Romney's foreign trip ends on a high note in Poland

At a library at the University of Warsaw in Poland, U.S. Presidential Candidate Mitt Romney spoke of 'freedom and justice.' Romney's stop in Poland was likely a way of appealing to Polish and Catholic voters. He returned to Boston Tuesday. 

AP Photo/Charles Dharapak
Republican presidential candidate and former Massachusetts Gov. Mitt Romney speaks at the University of Warsaw Library in Warsaw, Poland.

Mitt Romney wrapped up a bumpy three-country overseas tour on a high note Tuesday, meeting with Poland’s leaders, being warmly received by large crowds as he visited sacred sites and delivering a lofty speech about the persevering values that unite the nation and the United States.

After days of bad headlines prompted by gaffes Romney made in England and Israel and criticism from foreign leaders, the final leg allowed Romney to both highlight foreign policy contrasts with President Barack Obama on issues such as missile defense and to court swing-state voters of Polish descent or the Catholic faith.

Emphasizing the deep ties of friendship between America and Poland and expressing his appreciation toPoland for standing beside the U.S. in conflicts over many generations, including the wars in Iraq and Afghanistan, Romney said he was inspired by “the path of freedom tread by the people of Poland.”

“Our nations belong to the great fellowship of democracies. We speak the same language of freedom and justice,” he said in a speech at the library of the University of Warsaw. “I believe it is critical to stand by those who have stood by America. Solidarity was a great movement that freed a nation. And it is with solidarity that America and Poland face the future.”

The three nations that he visited — England, Israel and Poland — were far apart on the map, he said, “but for an American, you can’t get much closer to the ideals and convictions of my own country than you can in these places.”

The two-day visit to Poland was marred Tuesday when a Romney press aide cursed at reporters who shouted questions at Romney as he walked across a plaza to his car after laying a wreath at the Tomb of the Unknown Soldier. The aide later apologized.

But it was a far less consequential bit of negative publicity than the gaffes Romney made on the trip — questioning Britain’s preparedness and excitement for the Olympic Games and musing during a fundraiser in Israel about how the economic disparities between neighboring countries, including Israel and the Palestinian areas, show the “power” of “culture.”

Democrats argued that the trip showed Romney was ill-prepared to represent the United States on the international stage.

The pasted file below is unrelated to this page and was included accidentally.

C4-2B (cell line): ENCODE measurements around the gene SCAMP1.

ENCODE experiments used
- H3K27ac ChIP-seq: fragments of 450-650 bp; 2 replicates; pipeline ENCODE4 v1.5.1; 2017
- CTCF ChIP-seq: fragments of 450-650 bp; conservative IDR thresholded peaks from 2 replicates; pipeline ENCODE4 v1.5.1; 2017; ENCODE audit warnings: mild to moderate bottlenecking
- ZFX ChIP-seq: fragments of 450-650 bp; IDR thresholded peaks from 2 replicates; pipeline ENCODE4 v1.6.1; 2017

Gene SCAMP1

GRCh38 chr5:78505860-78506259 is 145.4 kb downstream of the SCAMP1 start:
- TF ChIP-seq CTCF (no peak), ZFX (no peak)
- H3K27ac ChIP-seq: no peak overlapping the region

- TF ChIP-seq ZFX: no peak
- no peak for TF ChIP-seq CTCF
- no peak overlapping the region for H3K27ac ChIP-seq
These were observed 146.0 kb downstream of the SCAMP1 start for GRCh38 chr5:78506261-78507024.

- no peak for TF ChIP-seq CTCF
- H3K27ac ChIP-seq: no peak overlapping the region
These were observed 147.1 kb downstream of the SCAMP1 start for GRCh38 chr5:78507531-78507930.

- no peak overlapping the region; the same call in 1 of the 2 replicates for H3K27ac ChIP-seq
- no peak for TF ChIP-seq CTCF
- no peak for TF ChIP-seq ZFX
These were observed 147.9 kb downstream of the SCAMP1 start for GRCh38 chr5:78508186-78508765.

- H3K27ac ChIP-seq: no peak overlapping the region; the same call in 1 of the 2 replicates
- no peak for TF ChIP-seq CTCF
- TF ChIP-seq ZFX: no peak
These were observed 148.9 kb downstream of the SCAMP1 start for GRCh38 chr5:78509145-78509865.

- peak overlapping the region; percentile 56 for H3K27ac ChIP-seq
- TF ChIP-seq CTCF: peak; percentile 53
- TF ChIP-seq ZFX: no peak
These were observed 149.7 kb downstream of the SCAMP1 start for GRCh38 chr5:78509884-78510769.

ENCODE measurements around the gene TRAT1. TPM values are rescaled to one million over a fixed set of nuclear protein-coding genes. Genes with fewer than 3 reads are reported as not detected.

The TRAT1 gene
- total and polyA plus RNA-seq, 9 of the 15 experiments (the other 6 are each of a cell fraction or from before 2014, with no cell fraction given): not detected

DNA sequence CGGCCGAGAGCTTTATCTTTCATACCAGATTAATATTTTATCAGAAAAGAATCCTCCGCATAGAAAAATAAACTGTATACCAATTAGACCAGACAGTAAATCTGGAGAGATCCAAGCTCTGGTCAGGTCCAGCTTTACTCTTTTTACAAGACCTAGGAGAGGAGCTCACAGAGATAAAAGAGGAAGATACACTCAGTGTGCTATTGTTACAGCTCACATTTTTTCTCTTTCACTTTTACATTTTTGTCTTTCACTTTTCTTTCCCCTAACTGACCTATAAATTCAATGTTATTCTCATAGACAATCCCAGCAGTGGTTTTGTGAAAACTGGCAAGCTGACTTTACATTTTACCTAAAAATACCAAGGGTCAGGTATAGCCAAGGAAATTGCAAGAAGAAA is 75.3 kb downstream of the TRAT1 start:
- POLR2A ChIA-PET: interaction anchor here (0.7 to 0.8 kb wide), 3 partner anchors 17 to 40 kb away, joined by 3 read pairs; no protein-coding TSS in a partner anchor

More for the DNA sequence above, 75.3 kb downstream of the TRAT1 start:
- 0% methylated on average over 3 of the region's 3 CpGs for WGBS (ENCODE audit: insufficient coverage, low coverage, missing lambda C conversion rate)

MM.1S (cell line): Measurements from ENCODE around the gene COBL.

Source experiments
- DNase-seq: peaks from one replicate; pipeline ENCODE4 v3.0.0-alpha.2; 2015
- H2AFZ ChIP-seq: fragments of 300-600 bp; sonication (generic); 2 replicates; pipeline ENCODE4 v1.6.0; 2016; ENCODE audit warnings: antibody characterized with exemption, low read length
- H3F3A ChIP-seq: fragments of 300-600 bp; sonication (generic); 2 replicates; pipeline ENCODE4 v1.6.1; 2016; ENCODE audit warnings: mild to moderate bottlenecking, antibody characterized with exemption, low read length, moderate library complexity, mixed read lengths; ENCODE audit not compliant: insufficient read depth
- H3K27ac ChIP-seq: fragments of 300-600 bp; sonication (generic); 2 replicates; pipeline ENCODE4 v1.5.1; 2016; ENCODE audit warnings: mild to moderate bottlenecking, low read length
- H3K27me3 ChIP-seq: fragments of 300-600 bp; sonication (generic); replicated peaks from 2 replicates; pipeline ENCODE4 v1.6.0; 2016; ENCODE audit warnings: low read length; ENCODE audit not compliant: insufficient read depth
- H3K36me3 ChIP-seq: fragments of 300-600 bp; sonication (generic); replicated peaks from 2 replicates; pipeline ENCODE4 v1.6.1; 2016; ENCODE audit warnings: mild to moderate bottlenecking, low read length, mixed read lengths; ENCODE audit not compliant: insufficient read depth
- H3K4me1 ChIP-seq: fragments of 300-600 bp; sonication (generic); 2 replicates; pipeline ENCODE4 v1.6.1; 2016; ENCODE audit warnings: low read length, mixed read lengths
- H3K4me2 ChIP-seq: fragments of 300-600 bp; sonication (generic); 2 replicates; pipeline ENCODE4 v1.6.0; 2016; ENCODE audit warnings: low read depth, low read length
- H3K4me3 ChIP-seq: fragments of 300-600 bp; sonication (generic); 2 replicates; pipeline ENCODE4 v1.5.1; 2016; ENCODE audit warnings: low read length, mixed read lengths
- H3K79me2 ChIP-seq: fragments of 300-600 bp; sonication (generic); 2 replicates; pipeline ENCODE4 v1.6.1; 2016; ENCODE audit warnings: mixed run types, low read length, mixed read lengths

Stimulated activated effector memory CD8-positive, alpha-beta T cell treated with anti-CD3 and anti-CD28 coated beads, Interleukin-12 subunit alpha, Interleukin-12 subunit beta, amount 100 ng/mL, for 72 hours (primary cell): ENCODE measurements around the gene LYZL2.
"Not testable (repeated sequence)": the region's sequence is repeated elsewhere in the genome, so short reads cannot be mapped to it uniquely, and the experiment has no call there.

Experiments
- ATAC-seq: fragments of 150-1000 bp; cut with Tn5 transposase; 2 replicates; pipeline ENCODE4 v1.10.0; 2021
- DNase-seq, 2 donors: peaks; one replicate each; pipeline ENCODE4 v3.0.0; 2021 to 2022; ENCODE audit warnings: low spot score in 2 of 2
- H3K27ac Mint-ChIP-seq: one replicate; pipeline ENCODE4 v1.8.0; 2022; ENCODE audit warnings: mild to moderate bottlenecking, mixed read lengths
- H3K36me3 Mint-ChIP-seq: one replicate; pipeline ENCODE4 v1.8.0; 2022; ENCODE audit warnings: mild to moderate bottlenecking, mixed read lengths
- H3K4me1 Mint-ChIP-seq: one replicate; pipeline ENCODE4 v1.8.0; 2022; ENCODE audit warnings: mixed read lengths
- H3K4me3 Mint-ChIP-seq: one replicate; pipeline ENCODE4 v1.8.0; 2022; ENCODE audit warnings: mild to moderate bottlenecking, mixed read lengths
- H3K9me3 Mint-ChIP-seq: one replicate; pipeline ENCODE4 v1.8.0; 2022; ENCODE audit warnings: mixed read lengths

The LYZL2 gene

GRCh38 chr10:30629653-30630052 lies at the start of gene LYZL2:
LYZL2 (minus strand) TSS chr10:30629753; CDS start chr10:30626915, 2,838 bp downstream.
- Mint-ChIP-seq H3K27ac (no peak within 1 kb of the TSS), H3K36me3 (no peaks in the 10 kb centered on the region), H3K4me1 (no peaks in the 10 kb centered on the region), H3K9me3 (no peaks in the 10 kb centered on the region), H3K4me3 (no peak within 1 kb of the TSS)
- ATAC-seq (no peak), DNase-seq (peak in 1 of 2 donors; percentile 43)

“He both offended our closest ally and triggered a troubling reaction in the most sensitive region of the world,” senior Obama adviser Robert Gibbs told reporters. “He certainly didn’t prove to anyone that he passed the commander-in-chief test.”

The Romney campaign insisted that the trip was a success, and that voters at home would not be concerned by any missteps.

“I think people understand that big elections are about big things. ... This is not a race that has been affected by small things at all. I think it means absolutely nothing to the people at home because it has no relevance to their life. It doesn’t matter,” said chief strategist Stuart Stevens. “If the mayor of London is saying something. ... It’s not what people are looking for.”

Romney made 10 stops in Gdansk and Warsaw over two days. He met with leaders including Polish President Bronislaw Komorowski and Nobel Prize winner Lech Walesa, who co-founded the Solidarity movement and who snubbed Obama during his 2011 visit to Poland. Romney also visited historic sites such as the Memorial of the Warsaw Uprising and Pilsudskiego Square.

Political experts and some GOP operatives said that while Obama does not have many foreign policy weaknesses, the Poland visit allowed Romney to highlight key differences with him on missile defense and the United States’ relationship with Russia.

Relations between the United States and Poland have cooled, notably in 2009 when Obama scrapped a George W. Bush-era plan to build a missile-defense system in Poland and replaced it with a different plan to be completed by 2020. Romney has assailed the move as trying to appease the Russians, though he has committed to the same timeline as long as certain conditions don’t change.

“Poland (is) a symbolic location because that was kind of the epicenter of the controversy. Republicans are arguing Obama sold the Poles out by backing down,” said Ken Mayer, a political science professor at the University of Wisconsin-Madison. “Nothing happens by accident. You don’t go someplace because you think it would be kind of cool to go there.”

Romney’s visit also allows him to court American voters of Polish descent and Catholics who live in swing states. In Pennsylvania, Wisconsin and Ohio alone there are more than 220,000 voters of Polish descent, a group that could make a difference in a tight election.

“Certainly a speech in Poland would help,” said David Cohen, a political science professor at the University of Akron. “As generations go on it becomes less and less but there still is very much an ethnic pride and ethnic connection in a lot of these older industrial cities.”

Even before Romney landed in Boston Tuesday evening, his campaign had put out press releases announcing the leaders of “Polish Americans for Romney” and “Catholics for Romney” coalitions.

(Reston reported from Warsaw, Mehta from Los Angeles.)

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